CHC Helicopter has announced it has successfully completed a trial collaboration with Priority 1 Air Rescue to deliver virtual reality (VR) training for its search and rescue (SAR) technical crew members.
The trial involved winch operators from CHC’s Ireland operations.
After the success of the trial, CHC will give all new winch operators Priority 1’s VR training, starting in Ireland before introducing it to other markets worldwide.
VR simulations allow CHC technical crew members to prepare and practise emergency procedures for a variety of SAR events in a safe, controlled and realistic environment, including those that couldn’t be practised in a live aircraft. Crews can perform and redo winch operations procedures in mock cabins and in a range of weather conditions.
This method is the first of its kind accepted by EASA and IAA.
Dennis Groeneveld, Director Flight Standards at CHC, said: “Safety is at the heart of CHC’s global operations. Our mission is to keep our people and passengers safe as we travel to remote and challenging destinations. We are delighted with how the trial performed and are excited to roll the programme out more widely.
“Our technical crews must be properly prepared to perform emergency procedures and deal with challenging circumstances. This ground-breaking partnership with Priority 1 allows our crew members to repeatedly practice managing complex situations in a realistic but safe environment, ensuring they are fully equipped to act quickly and effectively in real world SAR events.”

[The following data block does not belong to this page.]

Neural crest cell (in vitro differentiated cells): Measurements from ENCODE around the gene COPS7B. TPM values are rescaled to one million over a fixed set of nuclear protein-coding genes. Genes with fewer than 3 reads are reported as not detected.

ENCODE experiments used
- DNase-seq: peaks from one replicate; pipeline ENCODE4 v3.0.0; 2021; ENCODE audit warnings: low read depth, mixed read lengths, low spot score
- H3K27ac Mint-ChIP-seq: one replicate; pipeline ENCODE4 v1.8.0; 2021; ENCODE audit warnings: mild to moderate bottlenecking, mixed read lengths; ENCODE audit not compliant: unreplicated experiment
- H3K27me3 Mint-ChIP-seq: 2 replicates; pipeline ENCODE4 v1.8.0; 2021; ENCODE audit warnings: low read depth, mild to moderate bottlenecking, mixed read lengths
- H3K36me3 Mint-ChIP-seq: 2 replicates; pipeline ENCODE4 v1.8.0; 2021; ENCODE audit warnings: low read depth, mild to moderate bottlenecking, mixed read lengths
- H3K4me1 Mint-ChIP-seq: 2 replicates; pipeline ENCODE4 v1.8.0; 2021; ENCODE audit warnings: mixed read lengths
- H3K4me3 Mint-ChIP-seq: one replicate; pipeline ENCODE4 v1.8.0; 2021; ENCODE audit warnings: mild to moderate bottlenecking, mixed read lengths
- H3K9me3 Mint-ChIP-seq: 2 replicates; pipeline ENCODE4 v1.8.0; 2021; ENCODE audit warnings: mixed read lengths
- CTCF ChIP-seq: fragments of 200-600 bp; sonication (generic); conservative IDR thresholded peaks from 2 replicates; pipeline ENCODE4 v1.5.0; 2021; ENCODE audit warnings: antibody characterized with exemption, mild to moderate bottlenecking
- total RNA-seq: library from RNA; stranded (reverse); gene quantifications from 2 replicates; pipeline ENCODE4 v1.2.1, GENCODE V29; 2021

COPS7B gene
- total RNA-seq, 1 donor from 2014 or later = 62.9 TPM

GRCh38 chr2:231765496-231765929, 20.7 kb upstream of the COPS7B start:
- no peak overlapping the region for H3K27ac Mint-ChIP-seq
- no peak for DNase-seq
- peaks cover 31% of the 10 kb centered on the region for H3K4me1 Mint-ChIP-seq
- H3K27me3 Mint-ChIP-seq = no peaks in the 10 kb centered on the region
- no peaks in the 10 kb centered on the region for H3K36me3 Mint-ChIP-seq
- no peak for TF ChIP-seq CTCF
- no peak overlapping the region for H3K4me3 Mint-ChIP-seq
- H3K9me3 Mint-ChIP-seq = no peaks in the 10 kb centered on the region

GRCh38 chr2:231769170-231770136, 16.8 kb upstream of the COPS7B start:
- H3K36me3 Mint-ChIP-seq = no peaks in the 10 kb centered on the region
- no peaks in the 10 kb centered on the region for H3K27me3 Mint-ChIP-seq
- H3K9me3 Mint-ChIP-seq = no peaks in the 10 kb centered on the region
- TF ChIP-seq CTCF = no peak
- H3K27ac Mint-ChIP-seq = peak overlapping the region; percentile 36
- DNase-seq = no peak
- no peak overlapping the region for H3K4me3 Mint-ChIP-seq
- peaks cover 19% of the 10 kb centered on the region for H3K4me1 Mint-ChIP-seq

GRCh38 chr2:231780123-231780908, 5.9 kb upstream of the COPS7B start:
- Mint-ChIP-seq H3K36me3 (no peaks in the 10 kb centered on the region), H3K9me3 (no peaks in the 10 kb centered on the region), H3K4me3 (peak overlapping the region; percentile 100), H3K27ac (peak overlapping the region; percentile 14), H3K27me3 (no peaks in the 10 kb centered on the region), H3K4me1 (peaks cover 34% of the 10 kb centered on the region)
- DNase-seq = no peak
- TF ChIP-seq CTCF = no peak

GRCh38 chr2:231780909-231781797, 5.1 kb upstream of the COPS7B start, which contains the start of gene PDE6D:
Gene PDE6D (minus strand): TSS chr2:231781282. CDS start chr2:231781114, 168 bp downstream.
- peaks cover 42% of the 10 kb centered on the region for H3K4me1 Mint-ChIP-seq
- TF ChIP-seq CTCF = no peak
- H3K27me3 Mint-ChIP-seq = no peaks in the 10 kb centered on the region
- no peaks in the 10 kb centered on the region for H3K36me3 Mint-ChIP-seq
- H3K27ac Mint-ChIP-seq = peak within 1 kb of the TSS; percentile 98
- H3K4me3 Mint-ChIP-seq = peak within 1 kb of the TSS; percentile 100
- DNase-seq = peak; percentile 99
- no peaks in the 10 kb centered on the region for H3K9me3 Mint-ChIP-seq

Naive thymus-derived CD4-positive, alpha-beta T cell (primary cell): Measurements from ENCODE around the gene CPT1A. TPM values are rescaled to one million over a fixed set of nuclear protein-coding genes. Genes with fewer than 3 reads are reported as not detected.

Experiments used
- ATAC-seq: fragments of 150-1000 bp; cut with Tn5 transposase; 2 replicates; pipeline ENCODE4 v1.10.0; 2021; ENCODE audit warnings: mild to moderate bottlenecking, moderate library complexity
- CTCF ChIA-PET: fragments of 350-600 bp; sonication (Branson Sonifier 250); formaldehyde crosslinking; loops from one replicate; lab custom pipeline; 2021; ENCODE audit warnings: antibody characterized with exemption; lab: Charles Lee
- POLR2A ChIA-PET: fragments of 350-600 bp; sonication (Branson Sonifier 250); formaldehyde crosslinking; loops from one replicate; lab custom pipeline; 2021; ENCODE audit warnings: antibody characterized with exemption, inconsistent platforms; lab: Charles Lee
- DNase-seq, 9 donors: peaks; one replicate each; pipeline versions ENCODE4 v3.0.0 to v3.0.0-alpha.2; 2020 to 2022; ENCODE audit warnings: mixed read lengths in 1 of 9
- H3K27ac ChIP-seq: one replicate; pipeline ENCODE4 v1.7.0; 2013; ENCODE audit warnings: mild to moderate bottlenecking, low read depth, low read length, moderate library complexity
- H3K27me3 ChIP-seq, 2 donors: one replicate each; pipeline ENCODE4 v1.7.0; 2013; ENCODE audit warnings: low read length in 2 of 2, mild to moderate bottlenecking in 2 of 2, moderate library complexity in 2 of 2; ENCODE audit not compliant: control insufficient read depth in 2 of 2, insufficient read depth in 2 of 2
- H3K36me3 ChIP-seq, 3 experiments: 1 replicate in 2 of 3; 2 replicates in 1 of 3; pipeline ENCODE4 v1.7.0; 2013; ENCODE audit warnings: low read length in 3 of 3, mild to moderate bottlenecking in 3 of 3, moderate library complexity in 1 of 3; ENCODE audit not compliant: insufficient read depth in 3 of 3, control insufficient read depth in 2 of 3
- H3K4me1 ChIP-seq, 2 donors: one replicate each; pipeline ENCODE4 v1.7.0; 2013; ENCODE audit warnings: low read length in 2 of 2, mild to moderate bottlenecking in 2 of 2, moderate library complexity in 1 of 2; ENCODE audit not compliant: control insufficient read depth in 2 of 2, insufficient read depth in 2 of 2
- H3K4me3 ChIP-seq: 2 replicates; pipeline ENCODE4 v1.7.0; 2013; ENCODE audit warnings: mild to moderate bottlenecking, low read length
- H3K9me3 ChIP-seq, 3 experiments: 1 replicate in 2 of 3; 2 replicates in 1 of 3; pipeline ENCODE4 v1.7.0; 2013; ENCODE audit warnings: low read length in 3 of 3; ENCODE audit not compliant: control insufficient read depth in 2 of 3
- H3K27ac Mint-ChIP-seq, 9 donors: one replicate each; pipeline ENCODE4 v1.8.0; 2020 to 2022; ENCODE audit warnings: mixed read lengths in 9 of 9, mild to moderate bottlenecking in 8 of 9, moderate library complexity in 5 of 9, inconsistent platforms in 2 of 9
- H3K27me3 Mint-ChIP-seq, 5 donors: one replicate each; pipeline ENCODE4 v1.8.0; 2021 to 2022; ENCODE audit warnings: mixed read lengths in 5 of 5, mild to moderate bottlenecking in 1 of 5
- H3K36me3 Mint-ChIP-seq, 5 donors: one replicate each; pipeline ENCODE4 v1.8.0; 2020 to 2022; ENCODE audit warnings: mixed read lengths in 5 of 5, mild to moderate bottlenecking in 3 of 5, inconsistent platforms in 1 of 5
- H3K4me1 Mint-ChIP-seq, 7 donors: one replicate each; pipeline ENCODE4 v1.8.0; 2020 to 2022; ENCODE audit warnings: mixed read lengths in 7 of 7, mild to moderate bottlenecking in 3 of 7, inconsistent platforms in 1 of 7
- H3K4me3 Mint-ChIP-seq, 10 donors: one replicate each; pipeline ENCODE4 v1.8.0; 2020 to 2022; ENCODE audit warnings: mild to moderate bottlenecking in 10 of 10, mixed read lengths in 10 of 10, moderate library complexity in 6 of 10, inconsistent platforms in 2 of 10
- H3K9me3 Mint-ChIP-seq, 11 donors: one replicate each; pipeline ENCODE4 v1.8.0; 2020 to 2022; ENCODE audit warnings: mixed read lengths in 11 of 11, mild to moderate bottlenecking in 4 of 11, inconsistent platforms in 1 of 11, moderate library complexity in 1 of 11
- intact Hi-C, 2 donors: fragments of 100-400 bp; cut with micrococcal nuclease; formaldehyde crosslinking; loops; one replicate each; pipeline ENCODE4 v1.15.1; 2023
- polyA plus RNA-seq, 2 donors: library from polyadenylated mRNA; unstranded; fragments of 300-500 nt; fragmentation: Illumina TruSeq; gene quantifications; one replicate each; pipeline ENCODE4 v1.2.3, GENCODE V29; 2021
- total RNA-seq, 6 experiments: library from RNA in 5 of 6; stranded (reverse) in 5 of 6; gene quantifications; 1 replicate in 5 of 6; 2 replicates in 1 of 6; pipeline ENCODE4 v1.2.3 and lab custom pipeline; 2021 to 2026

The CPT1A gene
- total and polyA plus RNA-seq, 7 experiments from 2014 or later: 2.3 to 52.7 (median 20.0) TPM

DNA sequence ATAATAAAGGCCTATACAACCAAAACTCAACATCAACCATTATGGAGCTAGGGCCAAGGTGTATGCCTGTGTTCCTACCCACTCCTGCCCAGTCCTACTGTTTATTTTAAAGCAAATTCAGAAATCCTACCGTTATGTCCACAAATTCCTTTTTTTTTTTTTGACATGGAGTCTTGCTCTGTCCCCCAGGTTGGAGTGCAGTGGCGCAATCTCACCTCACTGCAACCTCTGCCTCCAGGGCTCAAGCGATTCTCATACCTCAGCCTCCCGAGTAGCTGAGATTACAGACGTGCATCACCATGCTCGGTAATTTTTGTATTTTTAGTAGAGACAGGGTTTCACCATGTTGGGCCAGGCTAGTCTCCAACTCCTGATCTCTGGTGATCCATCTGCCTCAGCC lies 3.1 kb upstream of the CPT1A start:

Steve Barreau, Chief Operating Officer of Priority 1 Air Rescue France, added: “Our SAR training courses have been developed and designed with industry partners to equip them with the skills and abilities to perform optimally in any circumstances. Our Advanced Aircrew Mission Simulators (AAMS) are perfect for this type of realistic Search and Rescue training, and particularly for events that can't be practised in reality. It has been fantastic to see CHC Ireland crews making full use of our facilities to further their skills and practice complex procedures.”